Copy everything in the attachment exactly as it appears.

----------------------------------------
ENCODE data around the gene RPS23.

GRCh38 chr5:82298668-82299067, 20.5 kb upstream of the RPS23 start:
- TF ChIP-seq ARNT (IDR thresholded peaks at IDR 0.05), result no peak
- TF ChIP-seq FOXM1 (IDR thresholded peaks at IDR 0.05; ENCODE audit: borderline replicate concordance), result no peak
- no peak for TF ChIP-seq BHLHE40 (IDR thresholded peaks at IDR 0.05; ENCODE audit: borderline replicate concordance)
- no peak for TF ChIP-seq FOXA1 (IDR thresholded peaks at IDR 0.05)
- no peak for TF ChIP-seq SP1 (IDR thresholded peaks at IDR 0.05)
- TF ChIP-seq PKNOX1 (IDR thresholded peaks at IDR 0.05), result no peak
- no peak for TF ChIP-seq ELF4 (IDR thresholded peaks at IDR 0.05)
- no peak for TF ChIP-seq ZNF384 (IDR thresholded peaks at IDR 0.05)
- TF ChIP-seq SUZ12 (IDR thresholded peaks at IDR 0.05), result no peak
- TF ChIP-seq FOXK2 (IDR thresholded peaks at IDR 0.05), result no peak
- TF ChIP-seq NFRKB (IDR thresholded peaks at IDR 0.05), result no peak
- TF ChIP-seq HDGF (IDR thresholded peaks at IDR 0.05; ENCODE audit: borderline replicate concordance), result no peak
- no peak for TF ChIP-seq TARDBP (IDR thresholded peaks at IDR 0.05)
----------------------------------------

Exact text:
ENCODE data around the gene RPS23.

GRCh38 chr5:82298668-82299067, 20.5 kb upstream of the RPS23 start:
- TF ChIP-seq ARNT (IDR thresholded peaks at IDR 0.05), result no peak
- TF ChIP-seq FOXM1 (IDR thresholded peaks at IDR 0.05; ENCODE audit: borderline replicate concordance), result no peak
- no peak for TF ChIP-seq BHLHE40 (IDR thresholded peaks at IDR 0.05; ENCODE audit: borderline replicate concordance)
- no peak for TF ChIP-seq FOXA1 (IDR thresholded peaks at IDR 0.05)
- no peak for TF ChIP-seq SP1 (IDR thresholded peaks at IDR 0.05)
- TF ChIP-seq PKNOX1 (IDR thresholded peaks at IDR 0.05), result no peak
- no peak for TF ChIP-seq ELF4 (IDR thresholded peaks at IDR 0.05)
- no peak for TF ChIP-seq ZNF384 (IDR thresholded peaks at IDR 0.05)
- TF ChIP-seq SUZ12 (IDR thresholded peaks at IDR 0.05), result no peak
- TF ChIP-seq FOXK2 (IDR thresholded peaks at IDR 0.05), result no peak
- TF ChIP-seq NFRKB (IDR thresholded peaks at IDR 0.05), result no peak
- TF ChIP-seq HDGF (IDR thresholded peaks at IDR 0.05; ENCODE audit: borderline replicate concordance), result no peak
- no peak for TF ChIP-seq TARDBP (IDR thresholded peaks at IDR 0.05)